It is a little-known fact among non-lawyers that the terms “separation of powers” and “checks and balances” are not to be found in the South African Constitution. However, the Constitutional Court, in a long line of cases, has held that the separation of powers doctrine (and the concomitant system of checks and balances) forms an integral part of the South African constitutional design.
The Constitution creates three branches of government (some argue it may create a fourth branch consisting of the Chapter 9 institutions), allocates specific powers to each branch. This allows each branch to check the exercise of power by the other branches in order to ensure that no branch gains too much power. In theory this protects citizens from the abuse of power that inevitably results from the concentration of too much power in one institution or branch of government.
In modern democracies like South Africa (in which governance decisions have increasingly become complex and often technical in nature), the executive is by far the most dangerous branch of government. If the other branches do not vigilantly check the exercise of executive power, the executive will threaten the health of the democracy as well as the rights and well-being of every person who lives in South Africa.
The executive has direct operational control over the military and the other potentially repressive state institutions such as the police force and the secretive state security services, with its network of spies and its ability to eavesdrop on the conversations of any citizen.
It also controls an army of civil servants who (in terms of Chapter 10 of the Constitution) must execute the lawful policies of the government of the day but must remain politically impartial. However, many civil servants find this impossible to do because of an increasing conflation of the governing party and the state and because of the pressure to show loyalty to (and entertain the whims of) the head of the executive.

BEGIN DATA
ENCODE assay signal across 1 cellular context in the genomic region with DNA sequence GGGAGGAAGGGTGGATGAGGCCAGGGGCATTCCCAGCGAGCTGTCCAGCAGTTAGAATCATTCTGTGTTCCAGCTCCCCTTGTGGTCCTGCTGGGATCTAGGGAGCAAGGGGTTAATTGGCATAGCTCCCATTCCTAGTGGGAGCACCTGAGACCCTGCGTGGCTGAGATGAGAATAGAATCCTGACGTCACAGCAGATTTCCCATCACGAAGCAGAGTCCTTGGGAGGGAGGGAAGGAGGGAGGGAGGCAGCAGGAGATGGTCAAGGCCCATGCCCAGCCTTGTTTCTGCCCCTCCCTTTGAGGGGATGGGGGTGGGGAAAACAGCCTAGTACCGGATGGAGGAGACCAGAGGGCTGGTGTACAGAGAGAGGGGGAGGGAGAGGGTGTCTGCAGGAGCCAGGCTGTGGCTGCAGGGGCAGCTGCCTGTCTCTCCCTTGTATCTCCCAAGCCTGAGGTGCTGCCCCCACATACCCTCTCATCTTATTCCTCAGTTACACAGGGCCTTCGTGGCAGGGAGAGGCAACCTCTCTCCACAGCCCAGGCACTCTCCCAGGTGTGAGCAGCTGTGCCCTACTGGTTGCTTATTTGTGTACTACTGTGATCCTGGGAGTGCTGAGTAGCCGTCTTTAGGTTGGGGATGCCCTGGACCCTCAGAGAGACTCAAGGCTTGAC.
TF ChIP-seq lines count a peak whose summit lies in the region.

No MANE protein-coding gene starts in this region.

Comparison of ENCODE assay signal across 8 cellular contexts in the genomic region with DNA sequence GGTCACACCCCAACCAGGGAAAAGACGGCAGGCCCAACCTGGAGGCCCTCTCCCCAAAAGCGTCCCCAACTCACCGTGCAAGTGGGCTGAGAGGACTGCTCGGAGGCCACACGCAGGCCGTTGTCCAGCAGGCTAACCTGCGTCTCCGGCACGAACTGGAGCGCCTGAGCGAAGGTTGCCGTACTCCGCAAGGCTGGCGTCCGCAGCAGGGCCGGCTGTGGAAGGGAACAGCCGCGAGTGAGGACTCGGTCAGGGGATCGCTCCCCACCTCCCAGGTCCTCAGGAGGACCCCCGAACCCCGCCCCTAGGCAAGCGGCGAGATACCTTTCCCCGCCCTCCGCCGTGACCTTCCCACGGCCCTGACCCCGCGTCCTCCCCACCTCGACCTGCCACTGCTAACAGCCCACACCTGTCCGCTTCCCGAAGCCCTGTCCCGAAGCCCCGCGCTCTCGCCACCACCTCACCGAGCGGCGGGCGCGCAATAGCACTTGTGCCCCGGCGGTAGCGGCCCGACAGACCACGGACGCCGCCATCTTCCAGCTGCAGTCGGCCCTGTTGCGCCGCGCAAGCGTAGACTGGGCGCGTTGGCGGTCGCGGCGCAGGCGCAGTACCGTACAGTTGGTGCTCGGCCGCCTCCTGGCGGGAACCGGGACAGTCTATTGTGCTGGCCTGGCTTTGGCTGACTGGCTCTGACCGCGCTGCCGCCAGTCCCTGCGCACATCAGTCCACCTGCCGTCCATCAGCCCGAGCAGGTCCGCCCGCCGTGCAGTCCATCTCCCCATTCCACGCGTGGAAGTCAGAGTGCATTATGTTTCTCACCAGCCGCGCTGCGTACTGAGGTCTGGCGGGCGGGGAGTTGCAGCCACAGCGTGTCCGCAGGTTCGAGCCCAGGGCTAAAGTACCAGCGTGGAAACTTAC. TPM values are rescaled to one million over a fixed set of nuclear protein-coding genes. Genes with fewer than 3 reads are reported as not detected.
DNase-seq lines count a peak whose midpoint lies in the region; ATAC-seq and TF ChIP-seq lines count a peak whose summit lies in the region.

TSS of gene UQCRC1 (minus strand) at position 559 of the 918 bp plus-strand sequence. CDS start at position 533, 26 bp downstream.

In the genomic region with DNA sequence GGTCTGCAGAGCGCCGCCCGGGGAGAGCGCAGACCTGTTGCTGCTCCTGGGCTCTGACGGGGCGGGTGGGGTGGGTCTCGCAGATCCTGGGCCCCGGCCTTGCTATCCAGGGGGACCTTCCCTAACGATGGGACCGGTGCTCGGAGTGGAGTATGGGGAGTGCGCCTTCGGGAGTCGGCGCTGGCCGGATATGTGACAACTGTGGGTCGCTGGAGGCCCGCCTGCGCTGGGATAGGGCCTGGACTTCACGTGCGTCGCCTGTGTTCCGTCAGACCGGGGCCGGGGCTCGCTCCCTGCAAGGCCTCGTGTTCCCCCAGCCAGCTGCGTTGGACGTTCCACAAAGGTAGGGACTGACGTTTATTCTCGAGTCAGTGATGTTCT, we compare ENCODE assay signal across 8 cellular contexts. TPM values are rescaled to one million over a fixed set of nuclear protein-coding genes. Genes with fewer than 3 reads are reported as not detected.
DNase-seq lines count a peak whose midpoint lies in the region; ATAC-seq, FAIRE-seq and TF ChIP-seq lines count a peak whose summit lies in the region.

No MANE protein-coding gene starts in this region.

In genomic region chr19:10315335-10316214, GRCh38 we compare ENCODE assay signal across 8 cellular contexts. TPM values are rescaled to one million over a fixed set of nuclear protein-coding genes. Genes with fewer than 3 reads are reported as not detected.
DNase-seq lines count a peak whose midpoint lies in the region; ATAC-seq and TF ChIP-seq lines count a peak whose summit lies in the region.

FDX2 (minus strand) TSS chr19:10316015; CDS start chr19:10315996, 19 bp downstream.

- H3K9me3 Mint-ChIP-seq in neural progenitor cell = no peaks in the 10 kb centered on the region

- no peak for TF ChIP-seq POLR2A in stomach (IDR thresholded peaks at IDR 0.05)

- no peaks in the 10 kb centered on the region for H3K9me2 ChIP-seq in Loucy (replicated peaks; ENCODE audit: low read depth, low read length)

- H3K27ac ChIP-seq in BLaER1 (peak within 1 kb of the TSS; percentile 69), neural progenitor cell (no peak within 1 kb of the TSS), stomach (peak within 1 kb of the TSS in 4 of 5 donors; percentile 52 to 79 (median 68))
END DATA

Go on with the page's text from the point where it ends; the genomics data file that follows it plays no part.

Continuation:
The problem of abuse of power by the executive is heightened in the South African system, in which citizens do not directly elect the executive. Unlike the members of the NA (the only national institution democratically elected in direct elections by voters), the executive is formed at the whim of the president who, in turn, is indirectly elected (some will say, appointed) by the members of the NA.
In reality, at present the president is elected by the just over 4,000 delegates who attend the ANC national elective conference every five years. However, to what extent these delegates represent the choices of the rank and file members of the party is unclear, because branches can be bought or otherwise manipulated to support one or the other candidate at the elective conference.
In order to safeguard our democracy against the dangerous and overweening power of the president and other members of his or her executive, the Constitution subjects the executive to the control of the legislature – in particular the democratically elected NA – as well as to the Constitution, enforced by an independent judiciary.